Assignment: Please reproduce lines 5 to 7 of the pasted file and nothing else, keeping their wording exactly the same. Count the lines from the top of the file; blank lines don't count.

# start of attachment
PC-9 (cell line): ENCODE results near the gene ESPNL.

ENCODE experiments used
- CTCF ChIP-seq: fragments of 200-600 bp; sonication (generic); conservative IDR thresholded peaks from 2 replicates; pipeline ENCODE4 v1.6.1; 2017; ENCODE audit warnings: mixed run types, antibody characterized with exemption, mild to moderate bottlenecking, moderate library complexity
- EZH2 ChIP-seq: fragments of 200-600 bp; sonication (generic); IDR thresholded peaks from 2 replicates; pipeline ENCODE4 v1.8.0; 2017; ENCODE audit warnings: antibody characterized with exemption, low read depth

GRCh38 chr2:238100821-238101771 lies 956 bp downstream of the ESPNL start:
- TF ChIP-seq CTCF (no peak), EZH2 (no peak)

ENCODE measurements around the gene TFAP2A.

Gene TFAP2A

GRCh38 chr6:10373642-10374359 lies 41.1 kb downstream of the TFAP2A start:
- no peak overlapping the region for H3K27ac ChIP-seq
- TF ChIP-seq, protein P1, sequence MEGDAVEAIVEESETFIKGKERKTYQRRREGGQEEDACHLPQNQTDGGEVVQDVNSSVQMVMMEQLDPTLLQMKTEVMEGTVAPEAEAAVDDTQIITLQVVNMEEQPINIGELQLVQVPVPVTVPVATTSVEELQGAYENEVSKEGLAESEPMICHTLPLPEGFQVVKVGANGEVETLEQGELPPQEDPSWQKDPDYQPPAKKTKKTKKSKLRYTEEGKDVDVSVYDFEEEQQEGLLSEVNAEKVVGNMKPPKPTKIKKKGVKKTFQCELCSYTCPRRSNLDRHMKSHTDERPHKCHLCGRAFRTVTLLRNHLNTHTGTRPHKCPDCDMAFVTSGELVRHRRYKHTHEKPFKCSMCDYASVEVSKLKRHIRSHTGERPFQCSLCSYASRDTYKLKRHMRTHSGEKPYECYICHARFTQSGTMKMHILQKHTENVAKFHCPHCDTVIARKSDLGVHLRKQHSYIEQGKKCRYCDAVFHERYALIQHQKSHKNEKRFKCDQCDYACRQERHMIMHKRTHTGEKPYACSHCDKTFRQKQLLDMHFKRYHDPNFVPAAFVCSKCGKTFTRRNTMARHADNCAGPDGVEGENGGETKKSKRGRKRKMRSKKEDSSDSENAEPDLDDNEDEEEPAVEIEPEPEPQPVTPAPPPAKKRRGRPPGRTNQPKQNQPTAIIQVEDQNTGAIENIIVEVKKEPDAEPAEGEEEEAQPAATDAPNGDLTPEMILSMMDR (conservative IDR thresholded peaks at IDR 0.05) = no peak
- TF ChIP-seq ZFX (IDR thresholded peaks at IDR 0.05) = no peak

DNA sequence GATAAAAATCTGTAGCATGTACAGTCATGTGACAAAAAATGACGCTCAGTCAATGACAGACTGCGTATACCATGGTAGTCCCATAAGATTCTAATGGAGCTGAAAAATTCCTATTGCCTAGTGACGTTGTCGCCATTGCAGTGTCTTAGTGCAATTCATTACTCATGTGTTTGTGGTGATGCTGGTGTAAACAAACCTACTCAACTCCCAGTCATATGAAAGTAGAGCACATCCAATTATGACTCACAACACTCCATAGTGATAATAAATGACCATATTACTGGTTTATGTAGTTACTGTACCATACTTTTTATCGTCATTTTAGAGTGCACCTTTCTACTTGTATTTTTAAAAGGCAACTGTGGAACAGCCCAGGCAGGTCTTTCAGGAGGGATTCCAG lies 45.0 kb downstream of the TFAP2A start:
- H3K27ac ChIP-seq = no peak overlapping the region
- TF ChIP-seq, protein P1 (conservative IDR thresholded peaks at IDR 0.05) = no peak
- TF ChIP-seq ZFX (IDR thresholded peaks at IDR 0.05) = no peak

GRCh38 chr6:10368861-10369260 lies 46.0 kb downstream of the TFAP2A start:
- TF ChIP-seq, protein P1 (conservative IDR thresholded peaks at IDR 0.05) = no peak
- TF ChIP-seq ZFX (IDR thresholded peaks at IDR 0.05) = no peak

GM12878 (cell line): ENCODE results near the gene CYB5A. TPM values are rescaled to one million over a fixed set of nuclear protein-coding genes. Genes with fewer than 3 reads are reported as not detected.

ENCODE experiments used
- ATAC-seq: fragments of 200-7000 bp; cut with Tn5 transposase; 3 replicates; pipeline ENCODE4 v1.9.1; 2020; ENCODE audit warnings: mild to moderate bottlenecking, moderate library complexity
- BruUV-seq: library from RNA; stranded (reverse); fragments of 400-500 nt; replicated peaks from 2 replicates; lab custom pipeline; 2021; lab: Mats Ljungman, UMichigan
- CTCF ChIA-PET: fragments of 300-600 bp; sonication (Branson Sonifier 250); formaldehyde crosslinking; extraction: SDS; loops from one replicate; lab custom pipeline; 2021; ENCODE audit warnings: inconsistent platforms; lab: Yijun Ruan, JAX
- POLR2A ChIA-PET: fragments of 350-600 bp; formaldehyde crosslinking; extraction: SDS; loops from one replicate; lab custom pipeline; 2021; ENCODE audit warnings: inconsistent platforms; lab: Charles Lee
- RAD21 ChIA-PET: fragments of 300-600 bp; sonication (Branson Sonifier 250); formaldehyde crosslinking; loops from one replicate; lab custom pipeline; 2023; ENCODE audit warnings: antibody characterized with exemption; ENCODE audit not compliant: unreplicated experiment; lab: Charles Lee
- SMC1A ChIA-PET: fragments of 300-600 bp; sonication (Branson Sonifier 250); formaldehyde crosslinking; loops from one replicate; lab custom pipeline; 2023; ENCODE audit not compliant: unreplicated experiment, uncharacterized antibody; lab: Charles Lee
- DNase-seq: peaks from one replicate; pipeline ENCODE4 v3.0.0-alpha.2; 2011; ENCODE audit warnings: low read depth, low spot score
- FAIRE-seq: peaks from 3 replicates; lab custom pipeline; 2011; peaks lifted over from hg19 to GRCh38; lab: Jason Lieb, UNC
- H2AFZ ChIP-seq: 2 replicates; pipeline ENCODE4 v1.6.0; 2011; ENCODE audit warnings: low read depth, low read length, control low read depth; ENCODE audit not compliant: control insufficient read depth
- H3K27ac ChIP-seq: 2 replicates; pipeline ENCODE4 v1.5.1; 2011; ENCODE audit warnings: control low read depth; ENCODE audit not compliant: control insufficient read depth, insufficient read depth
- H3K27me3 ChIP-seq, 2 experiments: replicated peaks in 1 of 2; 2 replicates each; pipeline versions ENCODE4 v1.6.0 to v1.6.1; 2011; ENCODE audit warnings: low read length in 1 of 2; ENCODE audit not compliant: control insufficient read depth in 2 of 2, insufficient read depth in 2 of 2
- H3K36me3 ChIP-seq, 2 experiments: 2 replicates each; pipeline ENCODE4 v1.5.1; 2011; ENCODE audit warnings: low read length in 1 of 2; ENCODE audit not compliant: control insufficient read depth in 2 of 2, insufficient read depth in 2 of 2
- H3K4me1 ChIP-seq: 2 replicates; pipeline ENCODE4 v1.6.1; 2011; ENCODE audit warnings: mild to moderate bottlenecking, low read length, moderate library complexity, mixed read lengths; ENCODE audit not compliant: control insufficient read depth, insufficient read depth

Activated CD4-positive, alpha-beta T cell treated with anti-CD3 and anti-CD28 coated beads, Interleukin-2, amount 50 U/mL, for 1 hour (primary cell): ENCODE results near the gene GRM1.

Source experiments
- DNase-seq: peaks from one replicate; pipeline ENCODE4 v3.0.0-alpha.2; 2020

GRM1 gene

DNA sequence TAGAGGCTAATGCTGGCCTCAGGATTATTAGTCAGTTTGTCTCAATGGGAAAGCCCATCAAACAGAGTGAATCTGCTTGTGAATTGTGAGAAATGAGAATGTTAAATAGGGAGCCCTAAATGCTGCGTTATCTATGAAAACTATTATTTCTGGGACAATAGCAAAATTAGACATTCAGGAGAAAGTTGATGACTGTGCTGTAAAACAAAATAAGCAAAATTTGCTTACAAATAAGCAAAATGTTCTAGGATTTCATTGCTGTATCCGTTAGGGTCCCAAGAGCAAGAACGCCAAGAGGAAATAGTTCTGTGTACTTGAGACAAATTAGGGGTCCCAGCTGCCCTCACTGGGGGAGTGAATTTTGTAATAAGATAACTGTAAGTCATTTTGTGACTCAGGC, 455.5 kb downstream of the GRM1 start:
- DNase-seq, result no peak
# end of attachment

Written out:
GRCh38 chr2:238100821-238101771 lies 956 bp downstream of the ESPNL start:
- TF ChIP-seq CTCF (no peak), EZH2 (no peak)

ENCODE measurements around the gene TFAP2A.